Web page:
As I leave the stadium at the end of the match, I notice a large billboard advertising Foxtel’s sports package, which includes live coverage of every A-League match. I’ve already contributed enough to Murdoch’s empire for one day, but am pleased that Australian football (football!) is being shown somewhere. Maybe a bit of over-exposure will do it some good.


One of the most surprising features of Australian society I have found is the multitude of rules designed to regulate all aspects of daily life. Don’t eat on the train. Don’t drink on the bus. Don’t be lured into eating on the train and drinking on the bus by the food and beverage vending machines strategically placed on train platforms and at bus stations. Don’t do this. Definitely, don’t do that. Put that down. Don’t touch those. I thought these cats were supposed to be laid back?

A ten minute drive on any freeway will provide you with enough neon roadside reading material to make any collection of audio books utterly redundant. There are signs warning you against all manner of reckless behaviour. Don’t speed while under the influence of Vegemite. Don’t try to re-tune your radio whilst opening a beer with your teeth. Don’t use your mobile phone when driving, but text or call this number to find out how much you’ve just been fined for cruising over the Harbour Bridge without a toll pass, ignorant tourist scum. Most importantly, stop reading all these signs and look at the Ute full of scaffolding poles you’re about to mow into the back of. Mate.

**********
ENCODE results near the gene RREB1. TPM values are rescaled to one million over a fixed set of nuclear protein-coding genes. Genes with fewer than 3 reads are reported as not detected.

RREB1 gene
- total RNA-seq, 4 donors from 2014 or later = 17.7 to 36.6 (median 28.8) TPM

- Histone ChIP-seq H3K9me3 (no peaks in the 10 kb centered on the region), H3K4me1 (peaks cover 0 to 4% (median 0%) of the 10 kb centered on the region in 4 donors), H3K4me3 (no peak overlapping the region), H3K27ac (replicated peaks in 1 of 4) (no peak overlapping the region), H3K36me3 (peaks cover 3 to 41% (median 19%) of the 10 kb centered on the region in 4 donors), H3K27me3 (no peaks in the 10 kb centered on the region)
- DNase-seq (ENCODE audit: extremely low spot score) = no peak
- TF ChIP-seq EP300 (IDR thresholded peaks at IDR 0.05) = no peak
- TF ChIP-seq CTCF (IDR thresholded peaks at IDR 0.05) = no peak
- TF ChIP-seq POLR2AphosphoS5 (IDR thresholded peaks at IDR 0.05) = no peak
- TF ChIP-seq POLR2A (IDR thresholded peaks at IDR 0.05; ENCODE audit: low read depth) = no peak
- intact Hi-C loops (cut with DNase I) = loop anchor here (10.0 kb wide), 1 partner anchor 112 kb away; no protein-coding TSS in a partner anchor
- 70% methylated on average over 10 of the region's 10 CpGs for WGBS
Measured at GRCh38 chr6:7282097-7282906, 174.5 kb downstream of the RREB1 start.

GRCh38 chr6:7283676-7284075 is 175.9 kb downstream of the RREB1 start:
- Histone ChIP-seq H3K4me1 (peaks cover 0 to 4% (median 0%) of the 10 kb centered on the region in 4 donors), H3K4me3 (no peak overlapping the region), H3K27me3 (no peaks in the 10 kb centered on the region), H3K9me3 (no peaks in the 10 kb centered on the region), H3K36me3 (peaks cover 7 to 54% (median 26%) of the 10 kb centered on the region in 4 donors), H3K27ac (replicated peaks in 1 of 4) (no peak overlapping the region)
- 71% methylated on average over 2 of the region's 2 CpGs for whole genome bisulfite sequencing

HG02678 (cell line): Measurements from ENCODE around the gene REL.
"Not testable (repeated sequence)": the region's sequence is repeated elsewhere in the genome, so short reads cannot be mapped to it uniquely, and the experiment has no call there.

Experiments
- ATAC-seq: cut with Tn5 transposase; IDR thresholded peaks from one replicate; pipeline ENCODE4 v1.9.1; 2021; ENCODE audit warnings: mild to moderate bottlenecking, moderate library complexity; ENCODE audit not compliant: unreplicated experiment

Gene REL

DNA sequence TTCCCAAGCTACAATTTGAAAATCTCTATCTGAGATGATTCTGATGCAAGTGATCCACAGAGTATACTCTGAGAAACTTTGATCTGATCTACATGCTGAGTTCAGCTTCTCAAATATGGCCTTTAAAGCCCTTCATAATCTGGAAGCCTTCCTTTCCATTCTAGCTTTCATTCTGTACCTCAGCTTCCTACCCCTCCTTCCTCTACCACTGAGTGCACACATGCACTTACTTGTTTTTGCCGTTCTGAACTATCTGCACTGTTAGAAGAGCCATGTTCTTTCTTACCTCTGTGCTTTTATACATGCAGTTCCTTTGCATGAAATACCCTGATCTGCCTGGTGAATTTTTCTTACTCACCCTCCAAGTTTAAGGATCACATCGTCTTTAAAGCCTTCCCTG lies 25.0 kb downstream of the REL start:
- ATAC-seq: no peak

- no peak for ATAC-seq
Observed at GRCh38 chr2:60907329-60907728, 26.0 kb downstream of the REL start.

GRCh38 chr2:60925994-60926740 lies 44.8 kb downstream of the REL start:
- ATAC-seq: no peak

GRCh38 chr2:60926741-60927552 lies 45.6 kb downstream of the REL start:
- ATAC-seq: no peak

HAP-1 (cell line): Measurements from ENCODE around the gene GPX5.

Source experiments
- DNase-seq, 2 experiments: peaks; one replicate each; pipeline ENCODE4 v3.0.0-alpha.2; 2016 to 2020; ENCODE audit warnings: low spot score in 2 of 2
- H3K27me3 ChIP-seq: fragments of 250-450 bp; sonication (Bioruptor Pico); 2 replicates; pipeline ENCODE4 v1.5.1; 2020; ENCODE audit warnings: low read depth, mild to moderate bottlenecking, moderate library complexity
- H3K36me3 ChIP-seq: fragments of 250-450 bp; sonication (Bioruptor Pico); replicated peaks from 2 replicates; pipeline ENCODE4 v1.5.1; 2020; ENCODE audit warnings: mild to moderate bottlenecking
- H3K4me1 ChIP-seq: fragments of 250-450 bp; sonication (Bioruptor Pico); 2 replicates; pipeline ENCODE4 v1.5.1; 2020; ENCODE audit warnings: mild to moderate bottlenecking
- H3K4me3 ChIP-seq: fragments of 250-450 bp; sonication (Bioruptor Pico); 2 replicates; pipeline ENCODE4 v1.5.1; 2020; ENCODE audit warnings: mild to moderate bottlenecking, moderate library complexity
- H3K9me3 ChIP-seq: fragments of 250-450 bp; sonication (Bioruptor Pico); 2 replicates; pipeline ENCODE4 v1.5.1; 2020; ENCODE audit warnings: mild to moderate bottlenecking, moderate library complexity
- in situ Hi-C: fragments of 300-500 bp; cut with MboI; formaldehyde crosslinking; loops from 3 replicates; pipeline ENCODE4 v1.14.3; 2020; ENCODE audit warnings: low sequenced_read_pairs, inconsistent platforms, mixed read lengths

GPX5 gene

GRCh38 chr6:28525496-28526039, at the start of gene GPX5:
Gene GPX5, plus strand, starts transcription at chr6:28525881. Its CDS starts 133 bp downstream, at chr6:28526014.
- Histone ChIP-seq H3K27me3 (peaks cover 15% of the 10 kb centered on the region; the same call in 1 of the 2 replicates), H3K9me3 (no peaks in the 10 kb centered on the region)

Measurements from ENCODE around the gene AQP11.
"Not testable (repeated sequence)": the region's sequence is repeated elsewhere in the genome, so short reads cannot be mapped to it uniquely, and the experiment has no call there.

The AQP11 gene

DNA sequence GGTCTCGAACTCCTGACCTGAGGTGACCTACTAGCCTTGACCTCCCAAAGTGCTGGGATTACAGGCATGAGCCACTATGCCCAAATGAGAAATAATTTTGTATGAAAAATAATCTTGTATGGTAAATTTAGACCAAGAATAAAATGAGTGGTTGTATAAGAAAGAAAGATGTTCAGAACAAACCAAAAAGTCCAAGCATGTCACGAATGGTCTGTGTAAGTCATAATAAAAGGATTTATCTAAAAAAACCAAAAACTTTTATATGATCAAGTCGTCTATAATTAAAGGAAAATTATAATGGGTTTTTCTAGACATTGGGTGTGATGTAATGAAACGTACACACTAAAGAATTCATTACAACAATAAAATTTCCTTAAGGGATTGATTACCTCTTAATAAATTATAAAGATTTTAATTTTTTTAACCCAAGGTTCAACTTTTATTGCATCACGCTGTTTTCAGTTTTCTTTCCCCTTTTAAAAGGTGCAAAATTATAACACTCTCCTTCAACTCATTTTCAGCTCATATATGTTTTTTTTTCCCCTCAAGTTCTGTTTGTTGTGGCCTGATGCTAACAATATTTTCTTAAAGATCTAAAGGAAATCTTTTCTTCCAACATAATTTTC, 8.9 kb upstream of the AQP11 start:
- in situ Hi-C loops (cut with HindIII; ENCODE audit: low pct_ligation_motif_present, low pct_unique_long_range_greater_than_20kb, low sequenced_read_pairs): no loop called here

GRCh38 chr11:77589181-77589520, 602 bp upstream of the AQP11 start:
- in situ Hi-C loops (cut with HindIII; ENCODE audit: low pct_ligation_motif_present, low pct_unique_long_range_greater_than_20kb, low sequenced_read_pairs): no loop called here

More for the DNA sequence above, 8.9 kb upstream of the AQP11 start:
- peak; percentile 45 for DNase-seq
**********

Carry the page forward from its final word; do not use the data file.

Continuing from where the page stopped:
Elsewhere, if you are planning to travel on a shopping centre escalator, you should be prepared to study a forty page manual on the perils of electrified staircase hoonery. And under no circumstances leave a large marsupial unsecured (apparently there was a record released to raise national awareness of this issue). Thankfully, I’ve only seen two policemen since I’ve been here, so the chances of these rules actually being enforced are slim. Personally, I try to live my life by three simple rules:

Rule 1: Don’t get high on your own supply – thus far, this directive has been confined to preventing any over-indulgent enjoyment of my own brand of methane, but if I ever become a drug baron this rule will come in handy.